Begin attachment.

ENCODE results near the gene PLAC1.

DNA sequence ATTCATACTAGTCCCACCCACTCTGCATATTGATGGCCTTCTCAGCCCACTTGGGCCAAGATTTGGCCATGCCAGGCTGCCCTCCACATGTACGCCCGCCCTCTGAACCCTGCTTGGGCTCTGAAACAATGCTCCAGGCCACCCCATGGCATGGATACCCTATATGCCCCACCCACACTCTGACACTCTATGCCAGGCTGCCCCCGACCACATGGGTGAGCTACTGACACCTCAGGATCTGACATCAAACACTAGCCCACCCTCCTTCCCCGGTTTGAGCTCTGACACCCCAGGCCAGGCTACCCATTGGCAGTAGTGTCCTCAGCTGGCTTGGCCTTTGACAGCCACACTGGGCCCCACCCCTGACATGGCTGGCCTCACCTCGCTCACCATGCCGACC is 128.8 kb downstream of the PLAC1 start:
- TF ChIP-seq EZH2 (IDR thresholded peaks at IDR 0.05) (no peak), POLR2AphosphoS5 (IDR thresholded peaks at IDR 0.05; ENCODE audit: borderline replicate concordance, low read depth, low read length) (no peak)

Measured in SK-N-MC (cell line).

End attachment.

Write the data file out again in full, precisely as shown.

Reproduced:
ENCODE results near the gene PLAC1.

DNA sequence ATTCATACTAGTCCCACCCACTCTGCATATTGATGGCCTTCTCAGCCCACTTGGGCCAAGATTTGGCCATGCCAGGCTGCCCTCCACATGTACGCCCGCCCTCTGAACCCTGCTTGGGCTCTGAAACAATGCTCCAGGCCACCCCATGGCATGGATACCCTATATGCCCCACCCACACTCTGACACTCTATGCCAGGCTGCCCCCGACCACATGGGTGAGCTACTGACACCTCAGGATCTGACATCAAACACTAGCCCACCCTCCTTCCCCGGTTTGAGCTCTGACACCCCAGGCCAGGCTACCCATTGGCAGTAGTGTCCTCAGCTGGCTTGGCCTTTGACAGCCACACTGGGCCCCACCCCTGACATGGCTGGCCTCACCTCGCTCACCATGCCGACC is 128.8 kb downstream of the PLAC1 start:
- TF ChIP-seq EZH2 (IDR thresholded peaks at IDR 0.05) (no peak), POLR2AphosphoS5 (IDR thresholded peaks at IDR 0.05; ENCODE audit: borderline replicate concordance, low read depth, low read length) (no peak)

Measured in SK-N-MC (cell line).